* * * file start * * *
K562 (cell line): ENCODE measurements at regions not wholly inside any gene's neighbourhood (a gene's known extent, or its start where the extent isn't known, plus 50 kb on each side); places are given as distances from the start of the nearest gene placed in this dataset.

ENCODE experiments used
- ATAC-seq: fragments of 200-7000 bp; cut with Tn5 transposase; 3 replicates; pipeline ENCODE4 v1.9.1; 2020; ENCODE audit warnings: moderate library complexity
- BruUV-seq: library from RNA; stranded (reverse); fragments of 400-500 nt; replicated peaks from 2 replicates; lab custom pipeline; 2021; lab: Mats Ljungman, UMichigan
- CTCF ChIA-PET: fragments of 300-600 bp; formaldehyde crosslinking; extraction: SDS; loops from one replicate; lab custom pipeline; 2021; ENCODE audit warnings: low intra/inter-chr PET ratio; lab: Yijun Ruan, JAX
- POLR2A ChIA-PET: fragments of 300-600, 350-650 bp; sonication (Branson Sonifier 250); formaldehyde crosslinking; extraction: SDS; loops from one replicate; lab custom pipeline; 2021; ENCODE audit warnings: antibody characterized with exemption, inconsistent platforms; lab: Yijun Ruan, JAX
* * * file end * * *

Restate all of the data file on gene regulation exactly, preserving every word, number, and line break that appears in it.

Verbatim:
K562 (cell line): ENCODE measurements at regions not wholly inside any gene's neighbourhood (a gene's known extent, or its start where the extent isn't known, plus 50 kb on each side); places are given as distances from the start of the nearest gene placed in this dataset.

ENCODE experiments used
- ATAC-seq: fragments of 200-7000 bp; cut with Tn5 transposase; 3 replicates; pipeline ENCODE4 v1.9.1; 2020; ENCODE audit warnings: moderate library complexity
- BruUV-seq: library from RNA; stranded (reverse); fragments of 400-500 nt; replicated peaks from 2 replicates; lab custom pipeline; 2021; lab: Mats Ljungman, UMichigan
- CTCF ChIA-PET: fragments of 300-600 bp; formaldehyde crosslinking; extraction: SDS; loops from one replicate; lab custom pipeline; 2021; ENCODE audit warnings: low intra/inter-chr PET ratio; lab: Yijun Ruan, JAX
- POLR2A ChIA-PET: fragments of 300-600, 350-650 bp; sonication (Branson Sonifier 250); formaldehyde crosslinking; extraction: SDS; loops from one replicate; lab custom pipeline; 2021; ENCODE audit warnings: antibody characterized with exemption, inconsistent platforms; lab: Yijun Ruan, JAX